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Subscribe to this list via RSS Blog posts tagged in beltaine

Posted by on in Culture Blogs
Hurray Hurray

 Hurray, hurray, the First of May:

outdoor f**king begins today.

 

Imagine: you live, in what is essentially a one-room house, along with your spouse, your kids, your parents, grandma, and an unmarried sibling or two.

Maybe even the cow.

All winter long you've been stuck in there with them all.

The whole smokey, stinky, crowded winter, with nary a moment of privacy.

Finally, after all those months, it's—almost—warm enough to slip off to the woods for some long-awaited quality time and a little surreptitious love-making.

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Reveal, Deal, Heal: Three Cards for Beltaine

It’s been a busy winter. As I prepare to be a headliner at FPG Beltaine in a few weeks I find myself contemplating Beltaine as a holiday of healing.

 

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Is Beltane 'Bright Fire' or 'Bel's Fire'?

Is the festival Beltane named for an Irish god Bel?

Short answer: probably not.

The Keltic peoples of the Continent knew of a god Belenos (attested in various spellings) who, during the Roman period, was identified with Apollo.

Belenos clearly = *bel-, “shining, bright” + infixed -n-, (denotes lordship, mastery, or preeminence) + -os, (masculine singular ending). The “mastery infix,” interestingly, features in the names of a number of Keltic deities: among them Cernunnos, “Horned Lord” or “Preeminently Horned” and Epona, “Lady Horse” or “Preeminent Horse.” So Belenos is “Bright Lord” or “the Preeminently Bright.”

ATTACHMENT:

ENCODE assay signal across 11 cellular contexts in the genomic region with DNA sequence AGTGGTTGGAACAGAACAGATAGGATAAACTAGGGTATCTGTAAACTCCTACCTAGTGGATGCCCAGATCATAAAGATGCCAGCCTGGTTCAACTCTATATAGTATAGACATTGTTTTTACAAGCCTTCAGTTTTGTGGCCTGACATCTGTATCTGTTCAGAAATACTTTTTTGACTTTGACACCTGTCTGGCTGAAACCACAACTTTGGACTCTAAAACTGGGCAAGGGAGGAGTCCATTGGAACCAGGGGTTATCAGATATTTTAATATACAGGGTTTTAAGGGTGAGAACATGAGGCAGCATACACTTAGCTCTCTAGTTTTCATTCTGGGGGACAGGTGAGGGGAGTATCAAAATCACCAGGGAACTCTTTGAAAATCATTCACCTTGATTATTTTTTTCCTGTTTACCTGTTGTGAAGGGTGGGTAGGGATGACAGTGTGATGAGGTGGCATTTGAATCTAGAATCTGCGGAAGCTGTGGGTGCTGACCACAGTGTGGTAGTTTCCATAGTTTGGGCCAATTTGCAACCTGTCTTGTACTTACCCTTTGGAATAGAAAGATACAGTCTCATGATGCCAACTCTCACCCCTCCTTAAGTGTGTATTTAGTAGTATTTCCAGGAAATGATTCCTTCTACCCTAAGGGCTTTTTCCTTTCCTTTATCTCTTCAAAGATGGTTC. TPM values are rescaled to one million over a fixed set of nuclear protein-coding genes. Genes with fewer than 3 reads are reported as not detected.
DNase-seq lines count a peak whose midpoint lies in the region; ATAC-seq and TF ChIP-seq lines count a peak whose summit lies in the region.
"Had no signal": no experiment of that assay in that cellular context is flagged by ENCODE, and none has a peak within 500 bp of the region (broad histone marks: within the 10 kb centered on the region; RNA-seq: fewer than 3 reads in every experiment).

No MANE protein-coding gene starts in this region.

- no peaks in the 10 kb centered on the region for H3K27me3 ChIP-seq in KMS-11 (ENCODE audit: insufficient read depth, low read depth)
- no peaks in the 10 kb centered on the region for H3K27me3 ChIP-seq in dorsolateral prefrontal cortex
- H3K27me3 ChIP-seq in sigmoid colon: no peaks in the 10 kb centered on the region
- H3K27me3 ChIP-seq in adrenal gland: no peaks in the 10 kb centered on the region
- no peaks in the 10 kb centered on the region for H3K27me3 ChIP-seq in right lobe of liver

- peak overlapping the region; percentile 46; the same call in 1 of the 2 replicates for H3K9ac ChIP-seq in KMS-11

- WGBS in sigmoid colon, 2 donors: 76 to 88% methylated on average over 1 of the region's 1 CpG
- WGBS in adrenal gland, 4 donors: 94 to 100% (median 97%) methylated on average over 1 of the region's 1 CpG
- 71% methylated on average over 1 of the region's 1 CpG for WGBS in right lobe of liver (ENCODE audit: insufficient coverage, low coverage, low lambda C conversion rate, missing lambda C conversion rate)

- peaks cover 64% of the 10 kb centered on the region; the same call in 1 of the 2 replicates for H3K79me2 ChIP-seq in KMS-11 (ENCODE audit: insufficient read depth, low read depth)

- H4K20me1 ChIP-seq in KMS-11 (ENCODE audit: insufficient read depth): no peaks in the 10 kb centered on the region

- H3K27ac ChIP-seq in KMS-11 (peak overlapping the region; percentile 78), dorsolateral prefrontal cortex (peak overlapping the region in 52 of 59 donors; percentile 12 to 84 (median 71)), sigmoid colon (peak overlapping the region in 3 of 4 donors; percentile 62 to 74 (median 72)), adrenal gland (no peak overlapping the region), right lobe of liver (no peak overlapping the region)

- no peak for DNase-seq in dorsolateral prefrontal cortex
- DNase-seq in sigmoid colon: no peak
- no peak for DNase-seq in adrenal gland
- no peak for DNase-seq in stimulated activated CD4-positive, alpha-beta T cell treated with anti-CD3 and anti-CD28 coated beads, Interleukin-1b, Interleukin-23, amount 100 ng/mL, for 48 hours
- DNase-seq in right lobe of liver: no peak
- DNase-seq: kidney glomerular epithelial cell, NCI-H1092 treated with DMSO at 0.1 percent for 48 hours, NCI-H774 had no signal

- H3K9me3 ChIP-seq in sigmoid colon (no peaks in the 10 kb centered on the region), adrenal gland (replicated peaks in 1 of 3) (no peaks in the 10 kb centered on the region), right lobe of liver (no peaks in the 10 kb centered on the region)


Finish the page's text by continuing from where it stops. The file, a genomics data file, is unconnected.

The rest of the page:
Did the Keltic-speaking peoples of Britain know such a god?

If so, the evidence is minimal, and there's none whatsoever that the Irish knew him. ('Beltane' is an Irish word in origin.) We cannot assume that the Insular Kelts worshiped every god that their Continental kin did.

So alas, Beltane is probably not “Bel's fire.”

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Posted by on in SageWoman Blogs
The Sweetness of Beltaine

It's taken me a while to feel a deep connection to Beltaine, with it's intimate relation to the spring, the fire element and the astrological sign of Taurus, it is of no surprise that this festival was not one that felt native to me.

 

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